 To achieve higher growth through integration, mergers,


acquisitions and diversification by harnessing new business
opportunities like petrochemicals, power, lube business,
consultancy abroad and exploration & production.

OBLIGATIONS

 Towards customers and dealers


To provide prompt, courteous and efficient service and quality
products at fair and reasonable prices.
 Towards suppliers

10
To ensure prompt dealings with integrity, impartiality and
courtesy and promote ancillary industries.

 Towards employees

• Develop their capability and advancement through appropriate


training and career planning.
• Expeditious redressal of grievances.
• Fair dealings with recognised representatives of employees in
pursuance of healthy trade union practice and sound personnel
policies.

 Towards community

• To develop techno-economically viable and environment-


friendly products for the benefit of the people.
• To encourage progressive indigenous manufacture of products
and materials so as to substitute imports.
• To ensure safety in operations and highest standards of
environment protection in its manufacturing plants and
townships by taking suitable and effective measures.

 Towards Defence Services

To maintain adequate supplies to Defence Services during normal


and emergency situations as per their requirement at different
locations.

Five Divisions of Indian Oil corporation


limited

11
Refineries division
 Pipelines division
 Marketing division
 Assam oil division
 Research and development centre

Units under refineries division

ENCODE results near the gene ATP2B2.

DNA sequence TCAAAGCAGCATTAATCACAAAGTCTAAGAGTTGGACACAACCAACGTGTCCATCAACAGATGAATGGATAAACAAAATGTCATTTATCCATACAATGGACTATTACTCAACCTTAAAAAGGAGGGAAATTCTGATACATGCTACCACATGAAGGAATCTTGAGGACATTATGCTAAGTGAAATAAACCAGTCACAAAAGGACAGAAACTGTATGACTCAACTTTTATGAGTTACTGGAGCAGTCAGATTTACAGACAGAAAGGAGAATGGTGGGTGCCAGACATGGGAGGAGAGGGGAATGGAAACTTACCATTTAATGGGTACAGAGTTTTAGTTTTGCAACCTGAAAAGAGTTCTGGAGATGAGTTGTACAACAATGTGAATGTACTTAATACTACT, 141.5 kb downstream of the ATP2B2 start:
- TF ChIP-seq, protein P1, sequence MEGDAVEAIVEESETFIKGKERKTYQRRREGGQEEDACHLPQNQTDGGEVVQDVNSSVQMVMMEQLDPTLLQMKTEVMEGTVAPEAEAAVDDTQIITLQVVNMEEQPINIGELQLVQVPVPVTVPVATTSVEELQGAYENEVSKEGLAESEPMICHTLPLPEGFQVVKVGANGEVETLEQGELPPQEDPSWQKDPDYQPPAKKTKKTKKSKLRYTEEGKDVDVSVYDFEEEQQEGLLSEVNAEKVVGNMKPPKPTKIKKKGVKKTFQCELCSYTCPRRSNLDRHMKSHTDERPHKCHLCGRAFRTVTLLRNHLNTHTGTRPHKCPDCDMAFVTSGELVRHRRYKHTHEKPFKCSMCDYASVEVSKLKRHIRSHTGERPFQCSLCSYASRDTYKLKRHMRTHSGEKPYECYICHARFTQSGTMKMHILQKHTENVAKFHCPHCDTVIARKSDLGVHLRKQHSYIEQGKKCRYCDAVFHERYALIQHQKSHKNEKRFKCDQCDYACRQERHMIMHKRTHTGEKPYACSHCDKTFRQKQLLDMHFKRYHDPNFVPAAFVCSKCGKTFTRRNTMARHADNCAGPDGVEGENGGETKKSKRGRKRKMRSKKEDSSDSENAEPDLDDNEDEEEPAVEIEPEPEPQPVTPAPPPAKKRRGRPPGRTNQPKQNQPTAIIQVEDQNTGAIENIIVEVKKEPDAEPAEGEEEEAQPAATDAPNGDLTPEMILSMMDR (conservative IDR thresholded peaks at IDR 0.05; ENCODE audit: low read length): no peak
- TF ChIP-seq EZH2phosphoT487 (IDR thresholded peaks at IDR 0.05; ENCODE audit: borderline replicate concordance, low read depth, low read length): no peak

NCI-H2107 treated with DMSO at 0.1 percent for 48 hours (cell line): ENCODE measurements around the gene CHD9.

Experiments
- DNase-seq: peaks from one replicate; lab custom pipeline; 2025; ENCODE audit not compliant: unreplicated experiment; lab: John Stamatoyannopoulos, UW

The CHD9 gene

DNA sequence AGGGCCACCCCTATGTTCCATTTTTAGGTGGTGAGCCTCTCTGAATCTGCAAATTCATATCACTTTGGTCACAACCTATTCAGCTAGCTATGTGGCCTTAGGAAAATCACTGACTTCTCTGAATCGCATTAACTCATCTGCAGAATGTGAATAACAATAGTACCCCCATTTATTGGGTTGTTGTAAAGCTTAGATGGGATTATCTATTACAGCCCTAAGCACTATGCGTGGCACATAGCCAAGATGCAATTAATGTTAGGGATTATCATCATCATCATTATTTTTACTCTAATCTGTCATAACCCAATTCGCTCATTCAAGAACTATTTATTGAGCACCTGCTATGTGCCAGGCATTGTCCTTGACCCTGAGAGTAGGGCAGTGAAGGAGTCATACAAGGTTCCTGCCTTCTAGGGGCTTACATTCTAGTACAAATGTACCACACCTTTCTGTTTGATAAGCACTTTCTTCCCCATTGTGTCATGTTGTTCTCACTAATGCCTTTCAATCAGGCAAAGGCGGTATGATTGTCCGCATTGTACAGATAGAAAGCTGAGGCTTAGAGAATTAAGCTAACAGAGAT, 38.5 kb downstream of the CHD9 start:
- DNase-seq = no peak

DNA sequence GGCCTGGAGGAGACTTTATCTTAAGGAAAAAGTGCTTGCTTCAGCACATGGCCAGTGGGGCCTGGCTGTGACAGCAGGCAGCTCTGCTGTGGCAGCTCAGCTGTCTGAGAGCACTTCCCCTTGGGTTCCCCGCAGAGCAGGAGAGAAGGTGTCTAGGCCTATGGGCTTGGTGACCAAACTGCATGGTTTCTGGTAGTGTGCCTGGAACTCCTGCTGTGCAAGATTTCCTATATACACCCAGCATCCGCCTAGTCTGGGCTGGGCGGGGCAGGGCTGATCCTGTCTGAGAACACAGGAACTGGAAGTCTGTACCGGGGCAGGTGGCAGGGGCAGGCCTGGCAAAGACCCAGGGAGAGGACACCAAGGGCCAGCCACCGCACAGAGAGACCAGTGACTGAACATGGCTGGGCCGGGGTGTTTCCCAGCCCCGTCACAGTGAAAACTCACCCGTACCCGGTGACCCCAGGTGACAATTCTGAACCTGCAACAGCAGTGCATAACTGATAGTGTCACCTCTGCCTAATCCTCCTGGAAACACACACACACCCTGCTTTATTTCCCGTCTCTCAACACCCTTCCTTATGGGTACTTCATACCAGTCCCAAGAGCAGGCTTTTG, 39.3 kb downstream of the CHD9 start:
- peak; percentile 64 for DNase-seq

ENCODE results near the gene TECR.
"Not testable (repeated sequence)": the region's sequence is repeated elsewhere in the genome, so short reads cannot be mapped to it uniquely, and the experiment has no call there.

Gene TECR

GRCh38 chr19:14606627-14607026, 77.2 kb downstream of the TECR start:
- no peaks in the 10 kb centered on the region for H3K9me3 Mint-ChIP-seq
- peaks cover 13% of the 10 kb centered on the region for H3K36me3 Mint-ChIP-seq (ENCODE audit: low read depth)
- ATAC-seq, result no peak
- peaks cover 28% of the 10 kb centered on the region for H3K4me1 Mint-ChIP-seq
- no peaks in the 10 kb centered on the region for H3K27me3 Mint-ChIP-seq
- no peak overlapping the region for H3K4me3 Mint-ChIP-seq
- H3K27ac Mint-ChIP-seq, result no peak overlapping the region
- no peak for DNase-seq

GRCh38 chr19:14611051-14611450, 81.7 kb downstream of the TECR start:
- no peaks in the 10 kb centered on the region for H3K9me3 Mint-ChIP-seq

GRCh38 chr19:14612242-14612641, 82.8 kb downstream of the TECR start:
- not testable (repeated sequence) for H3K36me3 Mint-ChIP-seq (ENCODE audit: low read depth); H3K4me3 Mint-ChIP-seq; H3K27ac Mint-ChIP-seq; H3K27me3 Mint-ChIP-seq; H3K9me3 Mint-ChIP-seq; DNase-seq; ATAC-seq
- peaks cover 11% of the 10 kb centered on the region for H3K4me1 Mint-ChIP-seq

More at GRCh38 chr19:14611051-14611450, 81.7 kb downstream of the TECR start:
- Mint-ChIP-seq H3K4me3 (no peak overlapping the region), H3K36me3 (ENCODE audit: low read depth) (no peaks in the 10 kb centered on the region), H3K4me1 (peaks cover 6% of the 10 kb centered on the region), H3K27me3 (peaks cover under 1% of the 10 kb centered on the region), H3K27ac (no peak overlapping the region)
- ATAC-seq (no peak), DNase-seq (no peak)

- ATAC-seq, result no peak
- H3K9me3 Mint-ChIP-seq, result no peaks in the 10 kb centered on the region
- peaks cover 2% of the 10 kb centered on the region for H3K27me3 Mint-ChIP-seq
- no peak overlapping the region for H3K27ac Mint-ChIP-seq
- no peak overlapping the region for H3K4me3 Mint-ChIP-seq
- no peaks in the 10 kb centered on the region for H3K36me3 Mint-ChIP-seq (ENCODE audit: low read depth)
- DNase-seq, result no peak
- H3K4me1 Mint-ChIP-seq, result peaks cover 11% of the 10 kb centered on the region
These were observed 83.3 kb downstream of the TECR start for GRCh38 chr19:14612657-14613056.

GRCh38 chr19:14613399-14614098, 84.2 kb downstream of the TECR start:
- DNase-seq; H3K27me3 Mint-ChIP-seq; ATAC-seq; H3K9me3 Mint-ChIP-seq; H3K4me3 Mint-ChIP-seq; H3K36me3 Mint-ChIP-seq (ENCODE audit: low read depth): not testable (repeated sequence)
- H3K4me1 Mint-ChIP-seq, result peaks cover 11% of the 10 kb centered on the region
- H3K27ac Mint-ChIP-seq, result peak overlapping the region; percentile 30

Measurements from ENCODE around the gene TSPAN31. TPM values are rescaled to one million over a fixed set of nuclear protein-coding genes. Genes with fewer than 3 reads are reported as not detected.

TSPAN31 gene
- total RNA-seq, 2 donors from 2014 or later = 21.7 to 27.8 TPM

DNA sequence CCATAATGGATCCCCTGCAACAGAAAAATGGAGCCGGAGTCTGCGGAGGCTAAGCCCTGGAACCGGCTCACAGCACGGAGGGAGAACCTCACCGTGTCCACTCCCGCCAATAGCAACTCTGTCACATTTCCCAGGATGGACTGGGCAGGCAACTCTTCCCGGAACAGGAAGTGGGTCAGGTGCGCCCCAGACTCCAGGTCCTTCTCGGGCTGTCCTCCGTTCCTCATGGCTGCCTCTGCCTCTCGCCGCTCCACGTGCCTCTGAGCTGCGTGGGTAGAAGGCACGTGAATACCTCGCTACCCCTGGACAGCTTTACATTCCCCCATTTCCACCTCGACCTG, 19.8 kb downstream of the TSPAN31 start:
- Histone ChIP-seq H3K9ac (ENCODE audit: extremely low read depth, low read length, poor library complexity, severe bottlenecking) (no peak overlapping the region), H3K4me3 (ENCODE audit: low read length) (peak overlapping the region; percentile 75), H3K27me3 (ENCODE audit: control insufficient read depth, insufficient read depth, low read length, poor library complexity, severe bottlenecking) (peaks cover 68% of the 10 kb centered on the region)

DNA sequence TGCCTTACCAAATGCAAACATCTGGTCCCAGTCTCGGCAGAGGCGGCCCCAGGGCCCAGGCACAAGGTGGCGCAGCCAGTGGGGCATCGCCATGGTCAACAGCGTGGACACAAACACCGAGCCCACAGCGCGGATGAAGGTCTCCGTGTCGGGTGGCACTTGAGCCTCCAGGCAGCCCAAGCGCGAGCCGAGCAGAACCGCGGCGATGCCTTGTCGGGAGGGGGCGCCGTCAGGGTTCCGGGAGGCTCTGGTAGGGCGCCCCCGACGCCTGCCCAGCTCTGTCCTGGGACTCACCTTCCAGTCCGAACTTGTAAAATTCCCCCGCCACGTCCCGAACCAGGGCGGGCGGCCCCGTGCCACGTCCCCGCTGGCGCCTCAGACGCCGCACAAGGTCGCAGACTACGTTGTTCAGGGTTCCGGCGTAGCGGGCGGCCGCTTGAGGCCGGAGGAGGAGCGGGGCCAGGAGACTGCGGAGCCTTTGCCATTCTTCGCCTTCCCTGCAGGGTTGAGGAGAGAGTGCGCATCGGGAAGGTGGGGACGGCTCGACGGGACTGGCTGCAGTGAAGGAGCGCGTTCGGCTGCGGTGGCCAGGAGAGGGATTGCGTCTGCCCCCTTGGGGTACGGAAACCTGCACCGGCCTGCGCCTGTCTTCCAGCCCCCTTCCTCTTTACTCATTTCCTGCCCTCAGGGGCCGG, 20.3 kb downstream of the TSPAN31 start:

REFINERIES YEAR OF COMMENCEMENT

Guwahati 1962

Barauni 1964

Gujarat 1965

Haldia 1975

Mathura 1982

Panipat 1998

Besides the above 6 refineries, Digboi refinery in Assam oil division, a


private sector oil company which was nationalised and merged with Indian
oil corporation limited in the year 1981.

12
Organogram of divisions of IOCL

IO

M A R K E T IN G P IP E L IN E RE
D IV IS IO N D IV IS IO N D IV
13
Organogram of Finance Department
(Refineries)

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SWOT ANALYSIS
HIGH FOREIGN EXCHANGE DEBT.

IOCL has managed to significantly cut its borrowing cost due to high share
of foreign exchange debt. Its share of foreign exchange borrowings is
increasing with foreign exchange loans crossing 50% of its total debt
compared to 42% at the end of the last financial year.

HIGHEST MARKET SHARE

As India's flagship national oil company, Indian Oil accounts for 56%
petroleum products market share, 42% national refining capacity and 67%
downstream pipeline throughput capacity

EXPERTISE IN OIL & GAS INDUSTRY

Indian Oil is one of the leaders in providing engineering, construction and


consultancy services to the pipeline industry. Highly qualified professionals
with vast experience execute pipeline projects from concept to
commissioning and provide services for construction supervision and project
management.

FOREIGN SUBSIDIARIES AND JOINT VENTURES

Indian Oil is strengthening its existing overseas marketing ventures and


simultaneously scouting new opportunities for marketing and export of
petroleum products in foreign markets. Two wholly owned subsidiaries are
already operational in Sri Lanka and Mauritius, and regional offices at Dubai
and Kuala Lumpur are coordinating expansion of business activities in
Middle East and South East Asia regions. The Corporation has launched
eleven joint ventures (listed separately) in partnership with some of the most
respected corporate from India and abroad.

15
WEAKNESSES

STRINGENT CORPORATE POLICIES